do you water ?" My tor to assist Colonel Cadogan, who mother's.' “ How long has she been was wounded. Immediately we chargdead ?” • Five years.' “Five years ! ed up the hill, the piper playing, “ Hey have you done thus so long ?". Alas, Jobony Cope.” The French had posno! my mother had been released ;* session of the top, but we soon forced but, five weeks ago, my mournful task them back, and drew up in column on again began : 'tis for Francisco. Adieu,' the height ; sending out 4 companies to she sobbed, and retired with a hurried our left to skirmish. The remainder mo• From Purgatory.

ved on to the opposite height. As we ad


vol. 6.]

Present State of the Holy City.


vanced, driving them before us, a French again served with sixty rounds a man, officer, a pretty fellow, was pricking and and kept up our fire for some time, unforcing his men to stand. They heed- til the bugle sounded to cease firiog." ed him not-be was very harsh :- “ We lay on the height for some time. “ Down with bim !" cried one near Our drought was excessive ; there was me ; and down he fell, pierced by no water upon the beight, save one more than one ball."

small spring, which was rendered use“Scarce were we upon the height, less. One of our men, in the heat of the when a heavy column, dressed in great- action, called out be would have a coats, with white covers on their bats, drink, let the world go as it would. exactly resembling the Spanish, gave He stooped to driok; a ball pierced us a volley, which put us to the right- his head; he fell with it in the well, about at double quick time down the which was discoloured by brains and hill, the French close behind, through blood. Thirsty as we were, we could the whins. The four companies got not taste it." the word, the French were on them. " At this time, the Major had the They likewise thought then Spaniards, command, onr second Colonel being until they got a volley that killed or wounded. There were not 300 of us wounded alniost every one of them. on the height able to do duty, out of We retired to ibe height, covered by above 1000 who drew rations in the the 50th, who gave the pursuing column morning. The cries of the wounded a volley, which checked their speed. were most heart-rending.” We moved up the remains of our shat- We need scarcely repeat our comtered regiment to the height. Being mendations of this clever volume. in great want of ammunition, we were


From the London Magazines, November and December, 1819. PRESENT STATE OF JERUSALEM. seen devouring, with looging looks, I N order to arrive at Jerusalem, it is these rich articles, and the Turkish requisite to cross some well cultiva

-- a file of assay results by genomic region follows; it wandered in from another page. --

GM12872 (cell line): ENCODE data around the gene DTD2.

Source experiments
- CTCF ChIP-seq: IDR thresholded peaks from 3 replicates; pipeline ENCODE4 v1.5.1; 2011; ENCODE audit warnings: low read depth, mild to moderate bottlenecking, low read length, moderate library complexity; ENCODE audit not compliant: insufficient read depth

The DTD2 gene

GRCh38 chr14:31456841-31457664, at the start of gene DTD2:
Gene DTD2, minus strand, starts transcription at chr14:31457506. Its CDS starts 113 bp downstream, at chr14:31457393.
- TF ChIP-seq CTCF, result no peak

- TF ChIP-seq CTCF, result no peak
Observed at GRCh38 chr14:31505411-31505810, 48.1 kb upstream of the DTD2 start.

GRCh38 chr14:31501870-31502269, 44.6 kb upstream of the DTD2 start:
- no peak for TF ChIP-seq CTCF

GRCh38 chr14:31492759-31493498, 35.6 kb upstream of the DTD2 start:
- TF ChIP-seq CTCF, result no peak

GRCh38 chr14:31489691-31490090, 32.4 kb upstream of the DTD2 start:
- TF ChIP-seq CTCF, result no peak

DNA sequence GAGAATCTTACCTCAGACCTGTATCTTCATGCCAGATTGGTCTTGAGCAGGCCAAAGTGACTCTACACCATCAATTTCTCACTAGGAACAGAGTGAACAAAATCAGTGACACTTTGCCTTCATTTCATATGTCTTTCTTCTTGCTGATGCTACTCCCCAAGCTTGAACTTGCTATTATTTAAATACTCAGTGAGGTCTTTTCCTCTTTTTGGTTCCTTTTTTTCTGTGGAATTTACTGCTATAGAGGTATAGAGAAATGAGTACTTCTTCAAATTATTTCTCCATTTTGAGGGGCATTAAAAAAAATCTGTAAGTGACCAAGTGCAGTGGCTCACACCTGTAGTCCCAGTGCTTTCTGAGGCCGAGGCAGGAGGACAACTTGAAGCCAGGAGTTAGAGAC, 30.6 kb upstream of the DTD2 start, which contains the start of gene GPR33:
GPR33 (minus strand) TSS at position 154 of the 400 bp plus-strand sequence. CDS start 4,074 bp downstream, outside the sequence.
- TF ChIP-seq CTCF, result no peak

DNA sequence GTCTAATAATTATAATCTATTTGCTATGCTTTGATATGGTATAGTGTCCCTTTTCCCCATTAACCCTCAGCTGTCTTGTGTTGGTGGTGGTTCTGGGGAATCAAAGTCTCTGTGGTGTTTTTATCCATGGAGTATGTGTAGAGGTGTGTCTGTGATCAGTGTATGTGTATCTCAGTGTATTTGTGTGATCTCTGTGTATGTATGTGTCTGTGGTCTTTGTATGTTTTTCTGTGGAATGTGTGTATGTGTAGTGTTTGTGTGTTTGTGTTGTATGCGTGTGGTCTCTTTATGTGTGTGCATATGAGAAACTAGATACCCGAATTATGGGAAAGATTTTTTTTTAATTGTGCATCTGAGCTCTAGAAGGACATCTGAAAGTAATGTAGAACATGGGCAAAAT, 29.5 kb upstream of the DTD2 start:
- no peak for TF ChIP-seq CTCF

merchant sits smoking bis pipe with the ted plains, about three miles long, and utmost indifference, without seeming at which are those belonging to ancient all occupied with his own interest. Arimathea and Lydia. These lead the

Jerusalem is thought to contain twentytraveller into deep vallies, where veger Jews, and Armenians : there are in it

five thousand inhabitants, Arabs, Turks, tation is weak and scarce, and which soon seems entirely to cease ; towards

no more than two bundred Christian

families. The interior of the town is Jerusalem the soil becomes unequal, reddish, and rugged : the

large enough to contain at least double discovers eye

the number of inhabitants : therefore a at a distance only immense buildings overthrown, the beds of torrents dried great many of the streets leading to the up, and winding intricate paths covered mountains, are unpaved, and totally

destitute of inhabitants; vast dwelling. with pointed stones. The streets of Jerusalem are all crooked and ill paved; houses, churches, and cloisters, are enthe houses are generally of freestone,

tirely desolate. and only receive light and air through The habitation of one of the dragoa little door and one or two windows mans of the holy sepulchre is very plain with wooden lattices. In a few shab- and modest ; the oldest of Albon-Souby looking shops are sold olives, fruits an’s sisters is eighteen. A feinale is albrought from Damascus, rice, corn, and lowed to marry at iwelve. All the a few dried up vegetables. A group young women of Albon-Souan's fauria of Arabs, half-starved, are generally ly were beautiful and agreeable. The